Coasting students fail to prepare themselves for the future

I have noticed an alarming trend throughout my five-year academic career: A majority of students ride the curve and do not apply themselves.

I know weâÄôve all had classes we didnâÄôt care about and banked on the curve to allow us not to try as hard, but what the curve really does is inspire mediocrity.

Instead of forcing students to apply themselves and learn about subjects they arenâÄôt interested in, the curve allows them to do the least amount of work possible and skate by with the passing grade of a C or, in the case of the Carlson School of Management, a B or B+.

While this system seems all well and good to students now, it actually robs them of the valuable experience of having to do jobs they donâÄôt like and do them well.

Once these students graduate and enter into the work world, how will they take on a task they are not interested in or donâÄôt want to do? If practice makes perfect, and students have not had to practice working hard on boring subjects, they will not be close to perfect in their jobs.

This brings me to another thing that I have seen in my years as a student: the lack of involvement by students in the classes they take. Now, I must say that I have had general education classes and not tried or really participated in them, but now that IâÄôm about to graduate, I wish I had.

It pains me to be the only student in a class of 30 who is willing to raise his hand and provide some form of answer to a teacherâÄôs question. While this is acceptable in a 1000-level class, it is almost inexcusable in an upper-division course.

These students are juniors and seniors but they still act like freshmen by not trying. For example, in my 5000-level communication class in which a majority of the students are writing their senior paper, the students constantly fall asleep and do not participate in the discussions the professor tries to start every class period.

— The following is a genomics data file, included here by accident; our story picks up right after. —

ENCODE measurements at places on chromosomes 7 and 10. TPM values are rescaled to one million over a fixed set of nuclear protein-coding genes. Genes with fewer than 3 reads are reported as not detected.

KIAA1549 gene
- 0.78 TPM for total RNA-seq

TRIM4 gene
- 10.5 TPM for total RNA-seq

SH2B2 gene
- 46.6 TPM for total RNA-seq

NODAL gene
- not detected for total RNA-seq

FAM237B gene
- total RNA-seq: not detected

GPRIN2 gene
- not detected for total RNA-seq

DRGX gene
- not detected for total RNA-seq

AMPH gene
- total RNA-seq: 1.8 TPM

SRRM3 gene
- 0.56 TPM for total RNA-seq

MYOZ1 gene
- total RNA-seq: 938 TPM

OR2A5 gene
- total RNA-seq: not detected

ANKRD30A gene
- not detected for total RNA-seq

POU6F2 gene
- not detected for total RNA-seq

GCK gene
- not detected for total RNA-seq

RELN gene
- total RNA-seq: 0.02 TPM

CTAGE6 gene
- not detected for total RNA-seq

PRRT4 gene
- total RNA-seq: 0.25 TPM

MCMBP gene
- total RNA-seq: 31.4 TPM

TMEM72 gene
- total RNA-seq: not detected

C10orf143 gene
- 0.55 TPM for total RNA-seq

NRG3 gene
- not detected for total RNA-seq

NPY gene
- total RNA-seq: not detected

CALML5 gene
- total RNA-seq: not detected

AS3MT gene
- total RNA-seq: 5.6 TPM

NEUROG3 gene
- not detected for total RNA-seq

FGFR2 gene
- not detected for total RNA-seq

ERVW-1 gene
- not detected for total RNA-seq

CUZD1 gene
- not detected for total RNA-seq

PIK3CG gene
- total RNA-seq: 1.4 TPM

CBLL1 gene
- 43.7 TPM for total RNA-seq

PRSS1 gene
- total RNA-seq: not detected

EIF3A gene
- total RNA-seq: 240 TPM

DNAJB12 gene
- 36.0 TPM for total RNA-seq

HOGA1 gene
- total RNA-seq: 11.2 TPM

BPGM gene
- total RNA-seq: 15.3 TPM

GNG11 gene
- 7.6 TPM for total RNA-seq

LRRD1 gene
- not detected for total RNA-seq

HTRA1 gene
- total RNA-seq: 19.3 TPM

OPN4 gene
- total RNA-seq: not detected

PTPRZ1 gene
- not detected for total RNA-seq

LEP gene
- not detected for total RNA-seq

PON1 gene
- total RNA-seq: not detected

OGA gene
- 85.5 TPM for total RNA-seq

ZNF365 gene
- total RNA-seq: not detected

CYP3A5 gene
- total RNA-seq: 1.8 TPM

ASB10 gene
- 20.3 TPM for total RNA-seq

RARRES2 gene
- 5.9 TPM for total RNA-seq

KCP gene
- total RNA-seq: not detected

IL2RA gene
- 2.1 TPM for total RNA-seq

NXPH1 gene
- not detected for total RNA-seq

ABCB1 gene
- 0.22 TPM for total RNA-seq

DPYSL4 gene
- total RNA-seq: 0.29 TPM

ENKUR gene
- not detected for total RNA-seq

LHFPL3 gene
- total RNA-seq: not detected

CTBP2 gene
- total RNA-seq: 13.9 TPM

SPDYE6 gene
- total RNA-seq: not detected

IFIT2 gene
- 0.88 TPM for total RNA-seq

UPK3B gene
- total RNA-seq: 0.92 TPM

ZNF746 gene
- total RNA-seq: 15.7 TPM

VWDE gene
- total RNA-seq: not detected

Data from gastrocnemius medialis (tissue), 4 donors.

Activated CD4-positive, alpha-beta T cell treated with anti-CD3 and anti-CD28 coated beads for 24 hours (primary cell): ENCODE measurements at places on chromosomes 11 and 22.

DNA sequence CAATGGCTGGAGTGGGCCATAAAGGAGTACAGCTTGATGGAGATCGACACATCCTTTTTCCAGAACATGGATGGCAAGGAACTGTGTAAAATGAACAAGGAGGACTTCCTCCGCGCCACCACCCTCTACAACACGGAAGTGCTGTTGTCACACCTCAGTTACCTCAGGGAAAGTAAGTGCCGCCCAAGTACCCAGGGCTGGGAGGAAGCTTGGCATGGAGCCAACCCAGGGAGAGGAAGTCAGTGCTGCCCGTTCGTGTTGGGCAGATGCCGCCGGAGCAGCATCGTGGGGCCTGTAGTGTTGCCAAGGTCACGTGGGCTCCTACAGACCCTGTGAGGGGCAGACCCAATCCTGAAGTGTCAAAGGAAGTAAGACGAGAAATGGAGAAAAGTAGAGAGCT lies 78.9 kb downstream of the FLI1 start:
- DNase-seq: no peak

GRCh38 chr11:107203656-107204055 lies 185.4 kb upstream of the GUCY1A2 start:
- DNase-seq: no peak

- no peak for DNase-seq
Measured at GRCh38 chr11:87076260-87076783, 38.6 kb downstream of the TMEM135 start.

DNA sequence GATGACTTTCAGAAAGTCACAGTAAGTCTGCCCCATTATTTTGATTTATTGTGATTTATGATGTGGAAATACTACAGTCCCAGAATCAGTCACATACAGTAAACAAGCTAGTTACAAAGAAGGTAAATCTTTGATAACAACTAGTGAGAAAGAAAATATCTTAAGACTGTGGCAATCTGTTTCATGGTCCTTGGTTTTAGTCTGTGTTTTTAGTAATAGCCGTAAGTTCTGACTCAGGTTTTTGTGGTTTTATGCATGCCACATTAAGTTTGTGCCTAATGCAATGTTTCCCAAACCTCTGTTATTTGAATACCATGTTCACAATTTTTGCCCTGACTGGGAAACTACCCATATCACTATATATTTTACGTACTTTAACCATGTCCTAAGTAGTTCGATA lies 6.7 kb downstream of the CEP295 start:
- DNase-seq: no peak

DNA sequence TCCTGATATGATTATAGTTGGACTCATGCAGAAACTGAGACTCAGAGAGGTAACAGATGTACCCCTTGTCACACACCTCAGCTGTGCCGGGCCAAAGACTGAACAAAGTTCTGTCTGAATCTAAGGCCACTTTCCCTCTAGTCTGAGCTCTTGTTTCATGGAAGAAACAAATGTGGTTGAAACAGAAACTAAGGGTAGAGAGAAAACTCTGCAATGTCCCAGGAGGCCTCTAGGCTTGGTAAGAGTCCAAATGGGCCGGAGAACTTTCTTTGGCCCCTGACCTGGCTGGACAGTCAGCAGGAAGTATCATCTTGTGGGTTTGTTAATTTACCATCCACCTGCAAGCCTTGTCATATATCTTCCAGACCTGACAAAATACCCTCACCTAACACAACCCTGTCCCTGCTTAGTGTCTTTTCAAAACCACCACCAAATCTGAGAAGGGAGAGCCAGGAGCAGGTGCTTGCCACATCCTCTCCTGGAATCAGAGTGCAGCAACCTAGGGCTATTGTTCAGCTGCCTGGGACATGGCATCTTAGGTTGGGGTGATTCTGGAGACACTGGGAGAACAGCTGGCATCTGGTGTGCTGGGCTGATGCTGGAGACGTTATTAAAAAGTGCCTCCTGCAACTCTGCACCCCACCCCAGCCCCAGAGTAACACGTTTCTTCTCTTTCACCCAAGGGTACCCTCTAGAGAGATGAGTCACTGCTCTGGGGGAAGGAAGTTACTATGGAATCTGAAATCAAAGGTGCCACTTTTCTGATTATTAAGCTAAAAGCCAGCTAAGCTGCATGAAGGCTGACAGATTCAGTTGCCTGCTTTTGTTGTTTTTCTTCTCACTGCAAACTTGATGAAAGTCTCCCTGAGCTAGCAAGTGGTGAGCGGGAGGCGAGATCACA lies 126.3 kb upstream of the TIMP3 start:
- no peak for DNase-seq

In an attempt to get some students to participate, the professor asked one student, “What do you think about this?” The student âÄî who I could see was on Facebook âÄî answered, “I donâÄôt know, I have no opinion.”

This has been the trend for the past two years of my academic career, and it bothers me. I assume most of these classes are in the majors of many students, but still they decide to ride the curve instead of applying themselves and refuse to answer questions when the professor asks them.

This refusal to try by a majority of students who I have encountered in the past few years poses a serious question for them to consider: Who do you think gets a raise in the working world? Do you think the employee who never has an idea in the meeting, never raises his hand and is never informed about what exactly is going on, gets a raise?

Or in tough economic times like these, do you think this person will keep his job over the employee who applies himself, raises his hand with questions and ideas and knows exactly what is going on because he reads the material for the meeting? Even for the students who always ride the curve, IâÄôm sure this is an easy answer.

So what are our students really learning here at the University of Minnesota and other public universities around the country? IâÄôm willing to bet that the overall lesson taught at most of these institutions is that if you try just hard enough to get by, youâÄôll do fine âÄî and if you get in to the Carlson School of Management, youâÄôll have a 3.0 if you do the average amount of work.

Our administrators need to recognize that these systems might make the University look good on paper in our pursuit of being one of the top research universities in the country, but these practices are in fact churning out students who are more and more accustomed to mediocrity on a consistent basis, just like me.